Louisville’s mayor announced the appointment of a new police chief yesterday, and it didn’t take long for racism to rear its ugly head and complain about the color of his skin. At yesterday’s press conference introducing Steve Conrad as the replacement for Robert White—who moved on to head Denver’s police department—a group of African-American ministers walked in and conspicuously sat in the front row.
Self-appointed leader Rev. Charles Elliott, pastor of King Solomon Missionary Baptist Church, was quick to express his displeasure. Speaking to WHAS-11’s Joe Arnold , Elliot said, "I was disappointed that she was not the one that they picked." He explained that he wanted the mayor to appoint Louisville police officer Yvette Gentry to succeed Robert White as chief. Both Gentry and White are African-Americans.
Further explaining his position, Eliott said, "We do have in our race the quality of leadership, whereby God blessed us to have the first black president of the U.S., with a white momma, which used to be if you looked at a white woman you'd be hung. So we made some progress, and we was hoping we could continue to make that kind of progress."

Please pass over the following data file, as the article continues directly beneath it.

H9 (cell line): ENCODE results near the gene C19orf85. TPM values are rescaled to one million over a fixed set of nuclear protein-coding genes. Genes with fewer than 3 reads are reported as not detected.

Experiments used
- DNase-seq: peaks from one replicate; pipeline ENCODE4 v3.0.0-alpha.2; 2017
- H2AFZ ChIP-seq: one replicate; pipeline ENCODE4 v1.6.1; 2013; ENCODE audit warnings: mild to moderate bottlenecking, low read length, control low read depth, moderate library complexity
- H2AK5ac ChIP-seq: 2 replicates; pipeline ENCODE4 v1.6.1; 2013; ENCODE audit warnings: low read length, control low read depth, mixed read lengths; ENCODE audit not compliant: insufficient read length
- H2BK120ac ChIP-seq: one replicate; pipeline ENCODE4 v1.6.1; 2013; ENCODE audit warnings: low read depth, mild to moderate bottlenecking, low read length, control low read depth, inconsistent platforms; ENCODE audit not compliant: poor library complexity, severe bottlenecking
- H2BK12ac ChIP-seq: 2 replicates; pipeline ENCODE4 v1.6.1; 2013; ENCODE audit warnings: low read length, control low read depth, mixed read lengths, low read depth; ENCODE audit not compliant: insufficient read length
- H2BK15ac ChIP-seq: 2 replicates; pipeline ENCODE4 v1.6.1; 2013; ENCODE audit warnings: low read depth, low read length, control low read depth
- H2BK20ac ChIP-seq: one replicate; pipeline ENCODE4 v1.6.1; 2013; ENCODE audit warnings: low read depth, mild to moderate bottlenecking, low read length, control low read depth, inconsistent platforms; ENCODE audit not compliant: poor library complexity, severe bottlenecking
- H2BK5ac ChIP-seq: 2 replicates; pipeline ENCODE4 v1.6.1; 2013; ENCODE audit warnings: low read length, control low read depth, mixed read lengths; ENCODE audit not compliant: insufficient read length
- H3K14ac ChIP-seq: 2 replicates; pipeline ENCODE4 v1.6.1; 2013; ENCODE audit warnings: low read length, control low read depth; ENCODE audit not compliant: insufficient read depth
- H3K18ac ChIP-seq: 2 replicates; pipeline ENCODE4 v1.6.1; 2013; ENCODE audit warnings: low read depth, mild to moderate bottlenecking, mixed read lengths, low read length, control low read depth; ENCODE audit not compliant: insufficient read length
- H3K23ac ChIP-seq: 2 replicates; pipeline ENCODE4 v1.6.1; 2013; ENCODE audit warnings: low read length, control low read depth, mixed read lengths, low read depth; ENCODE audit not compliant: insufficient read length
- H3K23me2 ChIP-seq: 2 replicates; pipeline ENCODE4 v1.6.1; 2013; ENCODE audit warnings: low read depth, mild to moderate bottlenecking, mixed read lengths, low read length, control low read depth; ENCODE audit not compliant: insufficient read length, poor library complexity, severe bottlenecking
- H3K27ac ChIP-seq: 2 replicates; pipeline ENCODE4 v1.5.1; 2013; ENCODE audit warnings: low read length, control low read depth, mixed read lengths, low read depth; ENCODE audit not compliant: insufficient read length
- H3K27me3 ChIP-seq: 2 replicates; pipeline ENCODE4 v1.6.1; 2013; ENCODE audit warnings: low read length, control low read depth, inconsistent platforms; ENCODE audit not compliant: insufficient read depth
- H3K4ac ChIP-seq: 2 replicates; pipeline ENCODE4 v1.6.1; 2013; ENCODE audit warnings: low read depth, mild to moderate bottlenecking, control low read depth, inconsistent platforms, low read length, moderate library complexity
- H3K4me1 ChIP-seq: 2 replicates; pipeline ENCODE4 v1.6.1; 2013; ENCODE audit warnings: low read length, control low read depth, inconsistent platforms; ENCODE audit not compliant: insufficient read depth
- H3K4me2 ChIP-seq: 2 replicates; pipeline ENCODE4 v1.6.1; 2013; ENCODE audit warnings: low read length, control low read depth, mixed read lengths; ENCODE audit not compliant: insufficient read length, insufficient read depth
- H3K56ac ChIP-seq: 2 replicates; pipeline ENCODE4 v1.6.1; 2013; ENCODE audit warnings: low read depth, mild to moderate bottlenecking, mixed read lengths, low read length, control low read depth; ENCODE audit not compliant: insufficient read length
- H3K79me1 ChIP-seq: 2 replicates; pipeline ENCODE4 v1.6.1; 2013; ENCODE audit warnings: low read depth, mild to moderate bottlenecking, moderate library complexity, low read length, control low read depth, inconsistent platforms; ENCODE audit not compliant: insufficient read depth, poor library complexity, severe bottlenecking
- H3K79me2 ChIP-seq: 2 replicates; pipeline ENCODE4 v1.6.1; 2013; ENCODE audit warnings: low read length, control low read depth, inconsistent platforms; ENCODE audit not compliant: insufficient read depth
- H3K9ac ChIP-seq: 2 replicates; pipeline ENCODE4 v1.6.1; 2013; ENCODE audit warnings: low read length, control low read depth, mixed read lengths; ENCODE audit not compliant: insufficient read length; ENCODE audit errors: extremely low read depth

Seated with Elliott was Black Muslim activist Christopher 2X, who was a bit more circumspect when he told WAVE-3’S John Boel , "This isn't the first time I met Chief Conrad and my first impression on him from the first time I met him was he was very humble, strong willed, very straight forward about making our relationship work."
But Louisville NAACP President Raoul Cunningham was a good deal more reasonable in his appraisal of Conrad’s appointment. “You always want to make progress, but because you did have the first (African-American police chief), we never maintained that the next one would have to be African-American," said Cunningham, adding, "We made sure in conversations with the Fischer administration that diversity was utilized throughout the (selection) process."
In addition to Rev. Elliott’s disappointment over Mayor Fischer’s appointment of a Caucasian to replace an African-American as police chief, there are may of us who are equally disappointed that some self-styled “civil rights leaders” feel compelled to inject hints of racism any time a White job applicant is chosen instead of a Black applicant.
Better we should all follow the reasonable sentiments of NAACP president Cunningham, who said, "This appointment is one of the most important appointments that the Mayor will make and therefore the community needs to rally behind and pull together to make this a better community." Amen to that.
WAVE-3’s’s John Boel reports:
WHAS-11’s Joe Arnold reports:
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